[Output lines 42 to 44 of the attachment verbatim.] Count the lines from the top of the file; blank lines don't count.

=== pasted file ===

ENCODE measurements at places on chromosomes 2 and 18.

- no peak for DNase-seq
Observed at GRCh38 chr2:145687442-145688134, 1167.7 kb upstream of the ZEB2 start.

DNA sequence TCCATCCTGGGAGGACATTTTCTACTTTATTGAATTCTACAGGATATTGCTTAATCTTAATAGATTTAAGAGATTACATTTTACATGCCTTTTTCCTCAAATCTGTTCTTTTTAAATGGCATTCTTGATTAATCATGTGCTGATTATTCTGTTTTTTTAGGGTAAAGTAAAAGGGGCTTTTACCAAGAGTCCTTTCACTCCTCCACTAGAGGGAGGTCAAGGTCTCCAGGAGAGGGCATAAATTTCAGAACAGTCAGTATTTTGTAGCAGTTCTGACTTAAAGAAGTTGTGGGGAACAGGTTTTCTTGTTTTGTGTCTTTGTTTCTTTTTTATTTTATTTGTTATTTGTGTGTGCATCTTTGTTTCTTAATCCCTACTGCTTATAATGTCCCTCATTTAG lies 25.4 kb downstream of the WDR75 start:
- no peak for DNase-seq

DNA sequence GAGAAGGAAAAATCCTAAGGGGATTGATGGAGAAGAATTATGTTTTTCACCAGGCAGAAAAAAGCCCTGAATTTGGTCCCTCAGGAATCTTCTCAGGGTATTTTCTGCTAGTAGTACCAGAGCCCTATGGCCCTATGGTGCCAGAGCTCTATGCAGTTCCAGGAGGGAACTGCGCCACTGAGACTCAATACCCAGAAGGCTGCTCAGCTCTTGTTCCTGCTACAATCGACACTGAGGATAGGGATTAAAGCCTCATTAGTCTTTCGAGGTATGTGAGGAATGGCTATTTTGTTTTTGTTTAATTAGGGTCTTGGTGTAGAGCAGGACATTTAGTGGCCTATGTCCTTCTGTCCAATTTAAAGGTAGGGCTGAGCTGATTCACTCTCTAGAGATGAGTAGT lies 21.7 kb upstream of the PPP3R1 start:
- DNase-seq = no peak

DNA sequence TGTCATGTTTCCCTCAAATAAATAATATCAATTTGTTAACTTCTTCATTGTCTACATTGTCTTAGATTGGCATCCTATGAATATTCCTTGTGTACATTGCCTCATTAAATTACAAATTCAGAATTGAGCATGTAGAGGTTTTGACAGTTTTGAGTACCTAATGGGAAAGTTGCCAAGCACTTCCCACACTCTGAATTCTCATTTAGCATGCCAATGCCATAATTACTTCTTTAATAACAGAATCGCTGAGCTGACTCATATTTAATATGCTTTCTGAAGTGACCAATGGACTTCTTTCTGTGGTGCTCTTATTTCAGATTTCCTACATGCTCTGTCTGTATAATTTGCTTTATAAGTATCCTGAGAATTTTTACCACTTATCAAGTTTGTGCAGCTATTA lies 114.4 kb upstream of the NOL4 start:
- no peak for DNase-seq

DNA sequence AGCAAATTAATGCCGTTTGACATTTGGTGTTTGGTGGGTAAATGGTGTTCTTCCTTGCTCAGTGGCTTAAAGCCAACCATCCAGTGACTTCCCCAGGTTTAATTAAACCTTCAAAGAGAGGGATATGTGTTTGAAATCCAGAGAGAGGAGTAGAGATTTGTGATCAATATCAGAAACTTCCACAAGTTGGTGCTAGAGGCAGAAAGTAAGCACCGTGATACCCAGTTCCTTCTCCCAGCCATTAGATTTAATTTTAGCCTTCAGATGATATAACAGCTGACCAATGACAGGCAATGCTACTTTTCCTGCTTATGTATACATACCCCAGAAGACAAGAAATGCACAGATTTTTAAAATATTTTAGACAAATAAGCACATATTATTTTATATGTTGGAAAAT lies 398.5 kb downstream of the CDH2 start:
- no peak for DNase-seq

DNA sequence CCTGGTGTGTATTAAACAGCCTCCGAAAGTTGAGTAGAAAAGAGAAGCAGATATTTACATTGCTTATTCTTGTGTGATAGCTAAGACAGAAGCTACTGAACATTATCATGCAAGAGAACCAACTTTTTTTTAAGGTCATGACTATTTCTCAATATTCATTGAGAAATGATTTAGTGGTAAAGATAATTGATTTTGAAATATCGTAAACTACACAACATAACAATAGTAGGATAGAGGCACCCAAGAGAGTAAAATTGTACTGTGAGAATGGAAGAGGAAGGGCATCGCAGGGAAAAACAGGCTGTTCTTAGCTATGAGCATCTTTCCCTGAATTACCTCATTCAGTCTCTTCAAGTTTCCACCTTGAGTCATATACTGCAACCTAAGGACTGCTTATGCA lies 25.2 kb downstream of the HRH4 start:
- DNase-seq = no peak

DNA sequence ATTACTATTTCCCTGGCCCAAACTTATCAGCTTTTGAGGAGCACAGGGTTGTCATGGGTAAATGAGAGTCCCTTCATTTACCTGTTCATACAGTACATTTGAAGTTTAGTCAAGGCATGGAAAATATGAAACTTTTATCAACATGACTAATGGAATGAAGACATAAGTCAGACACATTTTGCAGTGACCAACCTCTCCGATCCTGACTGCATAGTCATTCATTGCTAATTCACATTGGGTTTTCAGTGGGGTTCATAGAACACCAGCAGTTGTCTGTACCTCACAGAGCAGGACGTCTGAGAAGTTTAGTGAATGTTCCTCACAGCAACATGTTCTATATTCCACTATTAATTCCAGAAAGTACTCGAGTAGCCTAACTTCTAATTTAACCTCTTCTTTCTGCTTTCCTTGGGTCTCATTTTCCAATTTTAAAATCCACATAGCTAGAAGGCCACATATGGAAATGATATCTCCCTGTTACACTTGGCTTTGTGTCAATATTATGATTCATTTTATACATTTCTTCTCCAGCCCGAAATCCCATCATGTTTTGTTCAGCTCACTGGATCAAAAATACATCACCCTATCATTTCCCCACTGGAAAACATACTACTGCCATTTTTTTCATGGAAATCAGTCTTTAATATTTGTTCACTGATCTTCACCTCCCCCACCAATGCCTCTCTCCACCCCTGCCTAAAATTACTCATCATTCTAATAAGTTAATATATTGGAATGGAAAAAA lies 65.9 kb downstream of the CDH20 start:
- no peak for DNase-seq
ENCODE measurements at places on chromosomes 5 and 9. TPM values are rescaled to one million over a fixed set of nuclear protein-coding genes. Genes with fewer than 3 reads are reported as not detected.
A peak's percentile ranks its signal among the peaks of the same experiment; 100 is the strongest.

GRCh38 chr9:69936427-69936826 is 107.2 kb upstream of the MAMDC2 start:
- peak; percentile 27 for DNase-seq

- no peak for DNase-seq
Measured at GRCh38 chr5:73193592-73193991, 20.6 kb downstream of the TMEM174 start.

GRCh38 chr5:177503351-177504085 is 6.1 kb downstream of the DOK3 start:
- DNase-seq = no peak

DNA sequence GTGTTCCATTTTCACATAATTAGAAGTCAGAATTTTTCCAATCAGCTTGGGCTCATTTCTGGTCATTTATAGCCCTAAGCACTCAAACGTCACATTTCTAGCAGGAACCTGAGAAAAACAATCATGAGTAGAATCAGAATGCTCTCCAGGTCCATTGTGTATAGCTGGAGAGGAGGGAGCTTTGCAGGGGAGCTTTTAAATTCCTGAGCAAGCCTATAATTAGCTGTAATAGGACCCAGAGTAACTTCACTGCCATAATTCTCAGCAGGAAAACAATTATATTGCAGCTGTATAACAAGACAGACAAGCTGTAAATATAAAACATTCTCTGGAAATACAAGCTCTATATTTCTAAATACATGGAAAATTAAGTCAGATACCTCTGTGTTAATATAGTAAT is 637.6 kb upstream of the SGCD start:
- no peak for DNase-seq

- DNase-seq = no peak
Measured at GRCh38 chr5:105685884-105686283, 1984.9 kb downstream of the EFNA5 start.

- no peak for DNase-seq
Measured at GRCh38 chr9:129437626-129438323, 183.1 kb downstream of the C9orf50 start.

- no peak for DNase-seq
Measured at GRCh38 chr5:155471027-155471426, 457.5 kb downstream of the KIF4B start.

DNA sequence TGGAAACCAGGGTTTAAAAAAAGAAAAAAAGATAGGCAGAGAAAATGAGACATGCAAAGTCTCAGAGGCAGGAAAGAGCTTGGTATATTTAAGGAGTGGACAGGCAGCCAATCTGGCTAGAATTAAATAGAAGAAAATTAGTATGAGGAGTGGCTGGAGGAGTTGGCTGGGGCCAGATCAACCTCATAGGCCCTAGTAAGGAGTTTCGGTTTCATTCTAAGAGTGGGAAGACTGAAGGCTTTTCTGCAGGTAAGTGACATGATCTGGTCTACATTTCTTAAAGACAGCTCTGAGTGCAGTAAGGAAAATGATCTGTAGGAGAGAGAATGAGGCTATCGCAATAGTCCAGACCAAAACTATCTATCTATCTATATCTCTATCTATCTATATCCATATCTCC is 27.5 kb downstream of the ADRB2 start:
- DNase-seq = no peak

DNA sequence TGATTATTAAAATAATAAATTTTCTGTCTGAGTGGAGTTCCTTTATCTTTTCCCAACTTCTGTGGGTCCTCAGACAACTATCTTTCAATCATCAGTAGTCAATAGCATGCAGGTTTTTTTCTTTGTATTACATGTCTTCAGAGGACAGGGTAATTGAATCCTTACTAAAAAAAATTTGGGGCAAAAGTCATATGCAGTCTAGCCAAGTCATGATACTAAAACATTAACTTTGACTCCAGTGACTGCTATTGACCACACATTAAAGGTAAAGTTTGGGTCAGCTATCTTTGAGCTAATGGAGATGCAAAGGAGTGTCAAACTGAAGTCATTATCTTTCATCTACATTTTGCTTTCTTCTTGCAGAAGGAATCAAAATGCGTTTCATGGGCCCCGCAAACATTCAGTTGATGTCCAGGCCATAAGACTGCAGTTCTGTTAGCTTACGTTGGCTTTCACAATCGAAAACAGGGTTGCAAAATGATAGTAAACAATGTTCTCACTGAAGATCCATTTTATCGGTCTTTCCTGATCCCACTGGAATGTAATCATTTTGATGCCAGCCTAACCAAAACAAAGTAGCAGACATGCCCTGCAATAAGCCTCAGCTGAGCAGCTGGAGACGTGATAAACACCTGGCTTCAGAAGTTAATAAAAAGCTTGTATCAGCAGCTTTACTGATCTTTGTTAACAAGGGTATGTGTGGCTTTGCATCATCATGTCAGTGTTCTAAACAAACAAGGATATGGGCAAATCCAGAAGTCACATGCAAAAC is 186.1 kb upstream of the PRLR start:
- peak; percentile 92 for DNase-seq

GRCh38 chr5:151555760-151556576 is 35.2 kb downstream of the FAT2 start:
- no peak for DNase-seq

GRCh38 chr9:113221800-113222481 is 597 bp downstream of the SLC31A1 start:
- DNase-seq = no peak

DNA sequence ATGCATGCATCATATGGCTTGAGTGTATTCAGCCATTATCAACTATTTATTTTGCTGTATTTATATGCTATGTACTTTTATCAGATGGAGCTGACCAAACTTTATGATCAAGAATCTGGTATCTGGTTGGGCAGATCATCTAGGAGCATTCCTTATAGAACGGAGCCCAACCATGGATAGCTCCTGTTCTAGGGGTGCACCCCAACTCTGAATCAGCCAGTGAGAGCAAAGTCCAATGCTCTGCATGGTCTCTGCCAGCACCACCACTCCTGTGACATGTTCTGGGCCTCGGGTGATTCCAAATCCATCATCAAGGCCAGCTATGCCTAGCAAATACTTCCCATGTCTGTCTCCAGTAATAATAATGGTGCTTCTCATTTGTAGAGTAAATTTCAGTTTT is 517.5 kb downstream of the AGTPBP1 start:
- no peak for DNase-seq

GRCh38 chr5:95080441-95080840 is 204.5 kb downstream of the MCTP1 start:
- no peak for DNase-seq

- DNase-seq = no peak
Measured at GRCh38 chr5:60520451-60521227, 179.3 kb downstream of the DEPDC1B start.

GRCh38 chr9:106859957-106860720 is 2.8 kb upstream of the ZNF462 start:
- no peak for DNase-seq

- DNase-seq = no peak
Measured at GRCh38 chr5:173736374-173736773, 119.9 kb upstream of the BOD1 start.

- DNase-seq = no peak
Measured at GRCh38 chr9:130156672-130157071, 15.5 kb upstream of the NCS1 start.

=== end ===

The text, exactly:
GRCh38 chr5:95080441-95080840 is 204.5 kb downstream of the MCTP1 start:
- no peak for DNase-seq

- DNase-seq = no peak